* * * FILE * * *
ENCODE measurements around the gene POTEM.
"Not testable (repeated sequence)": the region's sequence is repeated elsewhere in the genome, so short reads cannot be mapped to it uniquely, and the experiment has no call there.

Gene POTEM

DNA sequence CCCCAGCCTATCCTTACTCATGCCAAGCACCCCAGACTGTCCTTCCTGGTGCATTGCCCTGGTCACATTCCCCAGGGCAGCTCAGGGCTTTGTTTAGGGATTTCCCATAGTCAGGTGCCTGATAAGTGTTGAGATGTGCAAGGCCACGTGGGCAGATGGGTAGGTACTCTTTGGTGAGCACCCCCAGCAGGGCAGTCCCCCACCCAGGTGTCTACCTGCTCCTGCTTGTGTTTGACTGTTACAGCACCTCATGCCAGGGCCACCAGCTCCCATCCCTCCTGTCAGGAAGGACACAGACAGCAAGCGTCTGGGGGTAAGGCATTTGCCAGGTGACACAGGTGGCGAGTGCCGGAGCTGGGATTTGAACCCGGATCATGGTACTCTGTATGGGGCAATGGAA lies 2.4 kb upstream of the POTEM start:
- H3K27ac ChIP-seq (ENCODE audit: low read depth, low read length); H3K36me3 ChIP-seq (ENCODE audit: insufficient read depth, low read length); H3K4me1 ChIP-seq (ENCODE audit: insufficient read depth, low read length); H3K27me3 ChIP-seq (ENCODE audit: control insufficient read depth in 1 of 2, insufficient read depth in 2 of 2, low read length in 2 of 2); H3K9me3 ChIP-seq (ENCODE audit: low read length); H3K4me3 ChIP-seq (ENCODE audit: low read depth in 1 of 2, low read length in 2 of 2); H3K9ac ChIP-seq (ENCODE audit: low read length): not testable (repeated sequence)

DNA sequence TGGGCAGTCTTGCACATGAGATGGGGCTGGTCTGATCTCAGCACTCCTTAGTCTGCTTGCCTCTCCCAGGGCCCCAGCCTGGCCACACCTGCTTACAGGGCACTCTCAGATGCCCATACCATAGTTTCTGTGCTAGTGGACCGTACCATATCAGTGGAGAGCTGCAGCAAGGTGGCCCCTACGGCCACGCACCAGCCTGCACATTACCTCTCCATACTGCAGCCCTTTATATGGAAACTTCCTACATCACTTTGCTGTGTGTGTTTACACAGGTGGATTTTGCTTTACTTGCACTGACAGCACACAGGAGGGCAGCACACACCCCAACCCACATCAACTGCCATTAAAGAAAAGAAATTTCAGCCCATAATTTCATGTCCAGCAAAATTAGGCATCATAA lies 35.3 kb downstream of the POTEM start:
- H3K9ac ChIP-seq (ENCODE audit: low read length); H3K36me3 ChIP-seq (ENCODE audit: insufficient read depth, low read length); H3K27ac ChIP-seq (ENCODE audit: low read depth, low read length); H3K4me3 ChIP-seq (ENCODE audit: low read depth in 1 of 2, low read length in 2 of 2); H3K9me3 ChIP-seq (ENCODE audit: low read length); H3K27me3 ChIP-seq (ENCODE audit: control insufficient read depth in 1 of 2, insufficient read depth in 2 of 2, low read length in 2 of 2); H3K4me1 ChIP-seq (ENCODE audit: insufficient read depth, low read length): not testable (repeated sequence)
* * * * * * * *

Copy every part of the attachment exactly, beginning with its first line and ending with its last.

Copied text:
ENCODE measurements around the gene POTEM.
"Not testable (repeated sequence)": the region's sequence is repeated elsewhere in the genome, so short reads cannot be mapped to it uniquely, and the experiment has no call there.

Gene POTEM

DNA sequence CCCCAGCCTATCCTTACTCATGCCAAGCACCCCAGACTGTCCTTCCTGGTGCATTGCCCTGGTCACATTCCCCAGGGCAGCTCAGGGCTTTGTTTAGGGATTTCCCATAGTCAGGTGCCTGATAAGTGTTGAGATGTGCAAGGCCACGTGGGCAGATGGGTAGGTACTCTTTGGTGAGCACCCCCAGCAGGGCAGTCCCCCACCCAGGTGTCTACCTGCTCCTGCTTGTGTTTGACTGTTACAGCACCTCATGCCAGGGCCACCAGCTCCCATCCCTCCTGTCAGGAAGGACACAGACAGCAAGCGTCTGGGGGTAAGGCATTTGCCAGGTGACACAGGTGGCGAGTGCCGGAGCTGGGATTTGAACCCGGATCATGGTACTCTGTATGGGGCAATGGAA lies 2.4 kb upstream of the POTEM start:
- H3K27ac ChIP-seq (ENCODE audit: low read depth, low read length); H3K36me3 ChIP-seq (ENCODE audit: insufficient read depth, low read length); H3K4me1 ChIP-seq (ENCODE audit: insufficient read depth, low read length); H3K27me3 ChIP-seq (ENCODE audit: control insufficient read depth in 1 of 2, insufficient read depth in 2 of 2, low read length in 2 of 2); H3K9me3 ChIP-seq (ENCODE audit: low read length); H3K4me3 ChIP-seq (ENCODE audit: low read depth in 1 of 2, low read length in 2 of 2); H3K9ac ChIP-seq (ENCODE audit: low read length): not testable (repeated sequence)

DNA sequence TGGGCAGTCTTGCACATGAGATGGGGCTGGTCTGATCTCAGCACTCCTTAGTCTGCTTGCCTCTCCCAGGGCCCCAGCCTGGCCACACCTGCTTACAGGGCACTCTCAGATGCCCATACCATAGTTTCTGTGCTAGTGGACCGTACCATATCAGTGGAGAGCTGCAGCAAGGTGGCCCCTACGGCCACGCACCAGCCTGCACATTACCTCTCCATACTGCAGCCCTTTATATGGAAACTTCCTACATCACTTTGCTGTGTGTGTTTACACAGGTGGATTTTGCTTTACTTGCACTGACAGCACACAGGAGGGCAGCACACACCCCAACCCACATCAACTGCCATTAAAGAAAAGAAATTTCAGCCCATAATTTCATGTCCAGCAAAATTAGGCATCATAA lies 35.3 kb downstream of the POTEM start:
- H3K9ac ChIP-seq (ENCODE audit: low read length); H3K36me3 ChIP-seq (ENCODE audit: insufficient read depth, low read length); H3K27ac ChIP-seq (ENCODE audit: low read depth, low read length); H3K4me3 ChIP-seq (ENCODE audit: low read depth in 1 of 2, low read length in 2 of 2); H3K9me3 ChIP-seq (ENCODE audit: low read length); H3K27me3 ChIP-seq (ENCODE audit: control insufficient read depth in 1 of 2, insufficient read depth in 2 of 2, low read length in 2 of 2); H3K4me1 ChIP-seq (ENCODE audit: insufficient read depth, low read length): not testable (repeated sequence)